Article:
I have 5 minutes to write about this photo. It is of Rick Underwood conducting the Greater Victoria Concert Band at Alex Goolden Hall in downtown Victoria a couple weeks ago. AGH is literally a block from where I live, and it’s a beautiful venue. It seats a fair number of people too, and it always sounds really good. The acoustics are fantastic.
Often times I think about what it is like to be a conductor. Whenever I compose music, I am mindful that the instruments that get played are following my every instruction, at all times. No practice needed from my players, just attention to detail required from me. That can be daunting, but what it really means is that to make a piece come alive, I need to sit down and pick up the instrument that I am asking to be played. Not only does this make droning or looping sections more active, it often time adds to the overall dynamic of the song. Yes, it is very easy to loop something and make a track rest of on the progression of layers, but to me I can hear the flatness of this and it feels unfinished until there is meaningful movement from non-percussion parts, either in tone, frequency cut-off (filtering), volume, or otherwise. I find that I have done a lot of work on replacing volume dynamics with filter dynamics which can make a song sound fuller or more muddy, it depends on what else is going on.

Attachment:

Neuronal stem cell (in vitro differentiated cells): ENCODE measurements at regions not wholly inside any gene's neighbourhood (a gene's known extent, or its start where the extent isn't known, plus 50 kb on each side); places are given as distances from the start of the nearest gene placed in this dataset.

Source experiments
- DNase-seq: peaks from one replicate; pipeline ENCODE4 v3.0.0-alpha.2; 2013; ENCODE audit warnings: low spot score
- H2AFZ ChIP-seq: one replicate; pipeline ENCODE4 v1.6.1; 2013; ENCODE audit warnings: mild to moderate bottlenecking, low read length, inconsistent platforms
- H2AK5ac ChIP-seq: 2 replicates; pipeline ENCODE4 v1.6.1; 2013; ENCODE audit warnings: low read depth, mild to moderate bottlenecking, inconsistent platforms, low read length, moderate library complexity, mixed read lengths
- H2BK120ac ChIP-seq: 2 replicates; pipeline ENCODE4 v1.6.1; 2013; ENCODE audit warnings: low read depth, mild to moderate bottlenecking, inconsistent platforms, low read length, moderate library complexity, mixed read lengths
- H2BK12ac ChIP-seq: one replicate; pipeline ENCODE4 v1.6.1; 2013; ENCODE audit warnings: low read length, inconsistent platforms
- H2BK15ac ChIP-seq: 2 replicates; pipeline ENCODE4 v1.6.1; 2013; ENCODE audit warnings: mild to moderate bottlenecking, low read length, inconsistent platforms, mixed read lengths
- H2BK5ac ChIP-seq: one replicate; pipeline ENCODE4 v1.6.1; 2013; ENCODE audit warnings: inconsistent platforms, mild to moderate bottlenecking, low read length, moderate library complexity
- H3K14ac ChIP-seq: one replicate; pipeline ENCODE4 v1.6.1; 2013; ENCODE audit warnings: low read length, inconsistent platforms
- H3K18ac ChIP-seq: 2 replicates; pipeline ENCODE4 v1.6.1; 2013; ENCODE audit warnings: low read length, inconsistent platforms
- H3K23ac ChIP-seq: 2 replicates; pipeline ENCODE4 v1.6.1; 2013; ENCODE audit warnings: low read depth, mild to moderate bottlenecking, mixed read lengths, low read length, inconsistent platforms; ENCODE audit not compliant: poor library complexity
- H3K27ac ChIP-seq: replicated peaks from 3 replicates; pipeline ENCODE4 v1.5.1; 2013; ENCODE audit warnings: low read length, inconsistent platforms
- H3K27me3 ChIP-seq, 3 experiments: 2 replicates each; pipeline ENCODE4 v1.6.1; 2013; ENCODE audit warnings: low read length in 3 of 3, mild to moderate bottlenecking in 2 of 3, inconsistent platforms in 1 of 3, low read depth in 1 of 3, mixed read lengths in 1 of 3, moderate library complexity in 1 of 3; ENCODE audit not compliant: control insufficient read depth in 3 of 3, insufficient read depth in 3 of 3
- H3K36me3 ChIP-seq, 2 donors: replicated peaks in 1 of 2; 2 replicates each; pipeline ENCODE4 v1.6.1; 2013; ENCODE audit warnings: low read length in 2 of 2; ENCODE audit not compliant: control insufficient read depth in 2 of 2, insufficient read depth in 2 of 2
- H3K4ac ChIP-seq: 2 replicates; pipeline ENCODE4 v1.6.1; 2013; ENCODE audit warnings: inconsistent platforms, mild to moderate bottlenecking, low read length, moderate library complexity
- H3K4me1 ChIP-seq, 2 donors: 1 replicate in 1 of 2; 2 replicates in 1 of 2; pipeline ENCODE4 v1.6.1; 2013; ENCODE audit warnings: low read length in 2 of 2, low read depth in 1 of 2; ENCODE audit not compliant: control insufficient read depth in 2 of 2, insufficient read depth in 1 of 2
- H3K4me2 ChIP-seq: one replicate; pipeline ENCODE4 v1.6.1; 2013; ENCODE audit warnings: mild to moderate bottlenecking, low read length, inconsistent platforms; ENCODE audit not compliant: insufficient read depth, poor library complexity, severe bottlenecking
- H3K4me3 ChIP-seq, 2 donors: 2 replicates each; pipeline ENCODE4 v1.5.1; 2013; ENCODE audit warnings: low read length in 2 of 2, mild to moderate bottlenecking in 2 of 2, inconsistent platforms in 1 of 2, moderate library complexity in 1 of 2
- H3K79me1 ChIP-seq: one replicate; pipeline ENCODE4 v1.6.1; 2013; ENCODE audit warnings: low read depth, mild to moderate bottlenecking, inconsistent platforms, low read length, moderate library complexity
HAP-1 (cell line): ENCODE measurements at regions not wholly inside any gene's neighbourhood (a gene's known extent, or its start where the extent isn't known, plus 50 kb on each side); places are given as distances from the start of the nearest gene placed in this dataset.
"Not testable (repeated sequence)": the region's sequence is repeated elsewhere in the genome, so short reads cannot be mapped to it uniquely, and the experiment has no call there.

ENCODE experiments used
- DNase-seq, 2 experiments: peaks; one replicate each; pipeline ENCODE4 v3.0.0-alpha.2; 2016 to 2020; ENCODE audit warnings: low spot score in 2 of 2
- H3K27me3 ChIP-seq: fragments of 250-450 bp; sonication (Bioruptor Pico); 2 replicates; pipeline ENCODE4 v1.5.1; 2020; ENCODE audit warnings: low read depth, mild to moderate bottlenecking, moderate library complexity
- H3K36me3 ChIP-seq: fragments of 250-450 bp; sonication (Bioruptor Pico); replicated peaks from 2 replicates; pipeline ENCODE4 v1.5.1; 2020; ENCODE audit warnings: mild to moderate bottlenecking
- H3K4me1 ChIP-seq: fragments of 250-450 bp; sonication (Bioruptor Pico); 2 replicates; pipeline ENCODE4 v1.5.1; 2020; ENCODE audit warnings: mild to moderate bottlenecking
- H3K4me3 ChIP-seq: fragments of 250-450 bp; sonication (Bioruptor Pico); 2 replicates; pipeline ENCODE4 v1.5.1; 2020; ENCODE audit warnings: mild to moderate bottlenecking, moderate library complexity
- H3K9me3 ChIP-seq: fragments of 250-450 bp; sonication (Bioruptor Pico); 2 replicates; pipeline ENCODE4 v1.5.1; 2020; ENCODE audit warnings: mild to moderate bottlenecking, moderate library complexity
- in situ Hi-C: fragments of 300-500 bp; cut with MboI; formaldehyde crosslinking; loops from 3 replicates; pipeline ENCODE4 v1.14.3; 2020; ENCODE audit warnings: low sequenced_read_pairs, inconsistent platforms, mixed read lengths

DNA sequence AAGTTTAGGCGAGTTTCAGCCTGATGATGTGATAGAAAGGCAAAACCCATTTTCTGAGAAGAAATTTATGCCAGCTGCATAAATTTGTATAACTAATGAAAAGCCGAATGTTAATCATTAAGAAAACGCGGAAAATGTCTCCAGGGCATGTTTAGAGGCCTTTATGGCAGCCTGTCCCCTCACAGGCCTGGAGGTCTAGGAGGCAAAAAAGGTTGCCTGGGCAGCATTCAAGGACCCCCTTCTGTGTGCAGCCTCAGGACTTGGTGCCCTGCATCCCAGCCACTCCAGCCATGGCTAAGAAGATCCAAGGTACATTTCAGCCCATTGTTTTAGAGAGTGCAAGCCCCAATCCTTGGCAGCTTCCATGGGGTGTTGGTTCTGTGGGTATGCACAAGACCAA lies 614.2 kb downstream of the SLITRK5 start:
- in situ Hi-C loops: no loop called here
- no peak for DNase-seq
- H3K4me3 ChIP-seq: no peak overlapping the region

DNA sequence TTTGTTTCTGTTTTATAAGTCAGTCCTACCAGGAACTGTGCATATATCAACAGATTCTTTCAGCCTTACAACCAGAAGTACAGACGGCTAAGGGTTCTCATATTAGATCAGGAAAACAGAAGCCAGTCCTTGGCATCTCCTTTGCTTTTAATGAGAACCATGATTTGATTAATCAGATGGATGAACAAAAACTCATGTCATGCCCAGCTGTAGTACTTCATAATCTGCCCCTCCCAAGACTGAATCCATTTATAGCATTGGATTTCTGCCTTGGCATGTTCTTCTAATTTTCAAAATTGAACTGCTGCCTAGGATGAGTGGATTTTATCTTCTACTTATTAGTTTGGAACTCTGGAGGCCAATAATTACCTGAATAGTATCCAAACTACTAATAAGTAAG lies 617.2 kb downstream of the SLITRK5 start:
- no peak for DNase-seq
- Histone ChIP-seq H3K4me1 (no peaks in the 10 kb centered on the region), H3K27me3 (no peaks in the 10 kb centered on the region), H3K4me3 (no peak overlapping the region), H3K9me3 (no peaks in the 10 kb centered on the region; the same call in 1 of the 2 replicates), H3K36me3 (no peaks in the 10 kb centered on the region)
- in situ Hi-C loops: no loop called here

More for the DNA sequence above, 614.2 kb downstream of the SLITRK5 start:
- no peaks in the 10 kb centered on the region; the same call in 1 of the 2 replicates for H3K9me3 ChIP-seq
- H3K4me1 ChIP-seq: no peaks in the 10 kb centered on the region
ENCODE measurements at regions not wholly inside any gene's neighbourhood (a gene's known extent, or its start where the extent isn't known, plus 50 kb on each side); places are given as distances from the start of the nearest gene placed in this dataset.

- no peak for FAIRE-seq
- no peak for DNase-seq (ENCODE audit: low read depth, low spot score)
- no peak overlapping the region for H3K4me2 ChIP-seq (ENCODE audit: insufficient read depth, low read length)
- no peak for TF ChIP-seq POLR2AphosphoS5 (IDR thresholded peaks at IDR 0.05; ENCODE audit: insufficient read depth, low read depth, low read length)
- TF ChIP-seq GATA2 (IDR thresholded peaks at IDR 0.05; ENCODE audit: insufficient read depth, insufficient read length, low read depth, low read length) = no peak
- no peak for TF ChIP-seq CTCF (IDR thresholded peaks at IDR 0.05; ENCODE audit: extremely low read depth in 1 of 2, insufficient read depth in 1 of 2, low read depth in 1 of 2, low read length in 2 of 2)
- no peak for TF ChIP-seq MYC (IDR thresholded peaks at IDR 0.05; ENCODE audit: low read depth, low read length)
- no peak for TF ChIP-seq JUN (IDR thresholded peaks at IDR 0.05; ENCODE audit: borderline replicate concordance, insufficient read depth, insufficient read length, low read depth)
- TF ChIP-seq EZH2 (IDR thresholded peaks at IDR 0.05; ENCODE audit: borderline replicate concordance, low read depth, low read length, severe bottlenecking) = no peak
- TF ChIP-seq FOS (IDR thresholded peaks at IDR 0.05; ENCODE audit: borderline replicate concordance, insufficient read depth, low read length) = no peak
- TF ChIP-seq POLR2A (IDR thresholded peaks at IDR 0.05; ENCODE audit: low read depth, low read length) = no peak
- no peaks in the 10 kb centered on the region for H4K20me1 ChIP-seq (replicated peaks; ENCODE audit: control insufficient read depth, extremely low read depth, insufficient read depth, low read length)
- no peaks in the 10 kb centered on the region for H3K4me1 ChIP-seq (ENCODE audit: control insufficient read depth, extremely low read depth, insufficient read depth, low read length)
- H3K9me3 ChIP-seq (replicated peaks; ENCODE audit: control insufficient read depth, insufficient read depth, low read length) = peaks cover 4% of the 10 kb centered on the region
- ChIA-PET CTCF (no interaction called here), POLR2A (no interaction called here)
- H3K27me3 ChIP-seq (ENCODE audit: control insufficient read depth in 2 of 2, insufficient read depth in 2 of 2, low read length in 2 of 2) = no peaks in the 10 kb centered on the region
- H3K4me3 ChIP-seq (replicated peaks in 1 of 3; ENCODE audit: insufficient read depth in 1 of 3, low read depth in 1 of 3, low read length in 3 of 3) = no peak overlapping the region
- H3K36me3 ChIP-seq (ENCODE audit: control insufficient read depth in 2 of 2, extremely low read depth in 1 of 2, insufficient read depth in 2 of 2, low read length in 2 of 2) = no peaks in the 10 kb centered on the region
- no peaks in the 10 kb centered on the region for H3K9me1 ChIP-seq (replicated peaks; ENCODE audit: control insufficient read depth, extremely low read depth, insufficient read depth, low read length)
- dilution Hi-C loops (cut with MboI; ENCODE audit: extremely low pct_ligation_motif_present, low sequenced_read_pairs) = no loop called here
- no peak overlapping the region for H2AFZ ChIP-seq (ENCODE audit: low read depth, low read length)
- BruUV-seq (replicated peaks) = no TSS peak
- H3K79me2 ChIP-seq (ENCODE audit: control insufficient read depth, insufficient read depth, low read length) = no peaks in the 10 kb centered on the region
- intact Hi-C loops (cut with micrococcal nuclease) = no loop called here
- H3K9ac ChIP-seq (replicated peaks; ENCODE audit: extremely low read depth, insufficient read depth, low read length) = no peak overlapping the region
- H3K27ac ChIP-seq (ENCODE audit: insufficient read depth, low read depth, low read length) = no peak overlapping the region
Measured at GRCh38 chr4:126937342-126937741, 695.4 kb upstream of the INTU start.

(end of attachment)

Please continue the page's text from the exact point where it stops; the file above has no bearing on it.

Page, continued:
To me, static instrumentation makes a song sound dull and uninteresting. Oddly enough, I am finding that rock bands are more guilty of playing an organ and not adding any dynamic aspects to it than electronica composers, even when the rockers are actually playing it with their fingers. Even though the “anti-techno” movement from hardcore rockers is long dead for the most part, I still think from time to time about what may have inspired or help tip the anti-techno movement to become a mainstream attitude in the early 90s. Perhaps they heard bad techno, or didn’t hear it on the right medium; you need a sound system capable of reproducing all frequencies, not just midrange or treble the way some folks had their stereos set up back in the day. Listening to electronica on a cheap or misconfigured stereo is not unlike watching a movie on a projector in broad daylight. You’re probably not getting everything that you were intended to get from the movie makers — you’re missing part of the dynamic range. With electronica, a lot of the substance is in the lower frequencies.
The other thing that I wondered about was the auto-pilot approach that a bunch of rock bands had to dynamics with electronic lead sounds. It sounds like some of them just put it on, looped it, run to their other instruments and played the song. No doubt this monotony drove people away from liking it – not just that “it’s cheating” (I don’t think it is or was), but it was boring and lacked life. I know when I hear some new bands doing this, the electronic sound becomes my least favorite sound of an otherwise acceptable song. In fact I find it can get to the point where it’s obnoxiously unchanging. I can’t remember the name of the song, but the Dandy Warhols do this. Perhaps it’s the fault of their producer, or maybe it really is artistic intent, but to me it sounds like compositional neglect. Maybe they need an equivalent of a conductor to bring it all together more cohesively.